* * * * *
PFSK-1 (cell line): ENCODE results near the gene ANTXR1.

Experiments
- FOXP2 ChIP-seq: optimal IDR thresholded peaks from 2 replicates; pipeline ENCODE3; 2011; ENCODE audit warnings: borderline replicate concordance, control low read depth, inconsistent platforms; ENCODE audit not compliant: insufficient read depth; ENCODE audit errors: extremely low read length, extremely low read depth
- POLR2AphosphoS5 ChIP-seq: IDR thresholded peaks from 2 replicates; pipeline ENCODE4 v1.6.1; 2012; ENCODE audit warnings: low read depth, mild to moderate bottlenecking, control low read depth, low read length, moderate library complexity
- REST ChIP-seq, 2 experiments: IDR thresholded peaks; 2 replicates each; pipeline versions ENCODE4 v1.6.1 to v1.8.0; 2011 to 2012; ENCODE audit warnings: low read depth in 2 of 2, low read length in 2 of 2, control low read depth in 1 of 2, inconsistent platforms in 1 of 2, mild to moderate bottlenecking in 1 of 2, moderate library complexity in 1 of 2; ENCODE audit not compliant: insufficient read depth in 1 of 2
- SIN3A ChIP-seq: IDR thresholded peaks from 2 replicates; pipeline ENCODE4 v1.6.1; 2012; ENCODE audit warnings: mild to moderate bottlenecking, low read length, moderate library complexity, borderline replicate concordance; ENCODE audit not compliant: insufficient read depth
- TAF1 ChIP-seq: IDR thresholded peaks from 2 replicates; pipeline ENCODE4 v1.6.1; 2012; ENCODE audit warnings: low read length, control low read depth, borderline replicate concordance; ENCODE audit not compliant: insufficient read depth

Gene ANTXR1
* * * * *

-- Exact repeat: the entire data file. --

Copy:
PFSK-1 (cell line): ENCODE results near the gene ANTXR1.

Experiments
- FOXP2 ChIP-seq: optimal IDR thresholded peaks from 2 replicates; pipeline ENCODE3; 2011; ENCODE audit warnings: borderline replicate concordance, control low read depth, inconsistent platforms; ENCODE audit not compliant: insufficient read depth; ENCODE audit errors: extremely low read length, extremely low read depth
- POLR2AphosphoS5 ChIP-seq: IDR thresholded peaks from 2 replicates; pipeline ENCODE4 v1.6.1; 2012; ENCODE audit warnings: low read depth, mild to moderate bottlenecking, control low read depth, low read length, moderate library complexity
- REST ChIP-seq, 2 experiments: IDR thresholded peaks; 2 replicates each; pipeline versions ENCODE4 v1.6.1 to v1.8.0; 2011 to 2012; ENCODE audit warnings: low read depth in 2 of 2, low read length in 2 of 2, control low read depth in 1 of 2, inconsistent platforms in 1 of 2, mild to moderate bottlenecking in 1 of 2, moderate library complexity in 1 of 2; ENCODE audit not compliant: insufficient read depth in 1 of 2
- SIN3A ChIP-seq: IDR thresholded peaks from 2 replicates; pipeline ENCODE4 v1.6.1; 2012; ENCODE audit warnings: mild to moderate bottlenecking, low read length, moderate library complexity, borderline replicate concordance; ENCODE audit not compliant: insufficient read depth
- TAF1 ChIP-seq: IDR thresholded peaks from 2 replicates; pipeline ENCODE4 v1.6.1; 2012; ENCODE audit warnings: low read length, control low read depth, borderline replicate concordance; ENCODE audit not compliant: insufficient read depth

Gene ANTXR1